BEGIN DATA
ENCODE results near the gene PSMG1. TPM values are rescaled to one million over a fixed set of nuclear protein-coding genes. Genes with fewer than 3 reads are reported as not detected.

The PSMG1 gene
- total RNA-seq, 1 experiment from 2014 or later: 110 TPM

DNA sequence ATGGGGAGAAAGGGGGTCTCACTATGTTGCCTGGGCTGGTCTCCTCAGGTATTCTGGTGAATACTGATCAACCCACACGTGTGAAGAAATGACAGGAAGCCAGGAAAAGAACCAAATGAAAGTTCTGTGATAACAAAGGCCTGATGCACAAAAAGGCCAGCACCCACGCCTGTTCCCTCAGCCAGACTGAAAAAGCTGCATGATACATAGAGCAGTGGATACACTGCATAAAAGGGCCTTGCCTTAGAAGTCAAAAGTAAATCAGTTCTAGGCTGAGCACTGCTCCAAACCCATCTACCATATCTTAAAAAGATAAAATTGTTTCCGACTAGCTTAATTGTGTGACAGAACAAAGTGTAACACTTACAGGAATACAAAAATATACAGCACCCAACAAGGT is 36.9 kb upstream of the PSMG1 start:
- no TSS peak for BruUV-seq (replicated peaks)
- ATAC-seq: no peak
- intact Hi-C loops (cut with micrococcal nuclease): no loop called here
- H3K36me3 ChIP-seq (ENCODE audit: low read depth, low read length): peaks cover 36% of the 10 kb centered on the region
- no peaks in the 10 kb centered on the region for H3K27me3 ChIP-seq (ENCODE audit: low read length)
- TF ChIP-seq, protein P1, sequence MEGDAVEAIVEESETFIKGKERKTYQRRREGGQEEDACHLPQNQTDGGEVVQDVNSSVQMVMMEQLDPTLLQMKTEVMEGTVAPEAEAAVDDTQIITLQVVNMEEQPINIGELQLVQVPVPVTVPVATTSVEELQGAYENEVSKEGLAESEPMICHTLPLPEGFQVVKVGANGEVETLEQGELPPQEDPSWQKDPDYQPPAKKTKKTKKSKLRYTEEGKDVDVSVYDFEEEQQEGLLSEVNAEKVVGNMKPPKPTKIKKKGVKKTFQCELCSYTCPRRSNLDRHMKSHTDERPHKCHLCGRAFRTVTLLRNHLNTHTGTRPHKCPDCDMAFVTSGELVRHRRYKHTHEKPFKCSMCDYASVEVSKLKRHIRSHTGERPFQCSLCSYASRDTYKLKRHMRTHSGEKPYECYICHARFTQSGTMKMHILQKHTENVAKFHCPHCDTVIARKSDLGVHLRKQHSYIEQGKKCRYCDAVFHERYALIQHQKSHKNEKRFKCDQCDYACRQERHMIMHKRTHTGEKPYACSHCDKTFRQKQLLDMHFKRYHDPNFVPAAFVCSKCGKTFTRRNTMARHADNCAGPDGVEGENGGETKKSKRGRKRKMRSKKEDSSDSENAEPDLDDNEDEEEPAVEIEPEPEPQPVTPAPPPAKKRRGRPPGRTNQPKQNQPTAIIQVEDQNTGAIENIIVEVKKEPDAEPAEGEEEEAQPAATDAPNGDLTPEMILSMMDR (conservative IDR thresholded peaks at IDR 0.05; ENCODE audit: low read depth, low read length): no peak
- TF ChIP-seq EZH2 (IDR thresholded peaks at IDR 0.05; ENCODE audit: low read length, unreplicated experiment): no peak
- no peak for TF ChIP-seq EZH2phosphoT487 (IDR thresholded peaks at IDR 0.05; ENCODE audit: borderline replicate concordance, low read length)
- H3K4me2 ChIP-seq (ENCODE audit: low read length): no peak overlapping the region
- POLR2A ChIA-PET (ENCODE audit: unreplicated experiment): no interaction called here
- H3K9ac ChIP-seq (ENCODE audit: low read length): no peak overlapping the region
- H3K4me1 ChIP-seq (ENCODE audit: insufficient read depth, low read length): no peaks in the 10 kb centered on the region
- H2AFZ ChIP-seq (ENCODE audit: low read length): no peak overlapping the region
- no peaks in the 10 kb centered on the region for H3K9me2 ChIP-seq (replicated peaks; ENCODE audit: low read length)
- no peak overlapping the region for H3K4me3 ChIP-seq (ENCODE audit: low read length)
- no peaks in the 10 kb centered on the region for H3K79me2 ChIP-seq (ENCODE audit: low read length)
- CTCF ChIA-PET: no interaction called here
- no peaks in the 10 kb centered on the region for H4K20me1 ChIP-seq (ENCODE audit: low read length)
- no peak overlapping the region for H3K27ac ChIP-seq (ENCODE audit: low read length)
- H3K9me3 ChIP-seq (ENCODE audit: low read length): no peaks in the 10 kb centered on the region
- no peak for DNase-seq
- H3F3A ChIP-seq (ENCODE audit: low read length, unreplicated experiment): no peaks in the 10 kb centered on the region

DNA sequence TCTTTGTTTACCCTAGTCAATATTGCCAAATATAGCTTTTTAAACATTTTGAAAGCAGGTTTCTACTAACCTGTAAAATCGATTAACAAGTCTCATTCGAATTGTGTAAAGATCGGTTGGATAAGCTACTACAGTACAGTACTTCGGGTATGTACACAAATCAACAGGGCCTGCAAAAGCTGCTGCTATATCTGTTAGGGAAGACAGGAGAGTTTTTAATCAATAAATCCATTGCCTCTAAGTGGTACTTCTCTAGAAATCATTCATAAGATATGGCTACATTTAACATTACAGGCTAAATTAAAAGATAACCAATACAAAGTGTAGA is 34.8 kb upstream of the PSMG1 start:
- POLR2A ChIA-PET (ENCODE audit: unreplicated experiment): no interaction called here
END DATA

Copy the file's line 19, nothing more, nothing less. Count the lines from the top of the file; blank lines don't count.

- no peak overlapping the region for H3K4me3 ChIP-seq (ENCODE audit: low read length)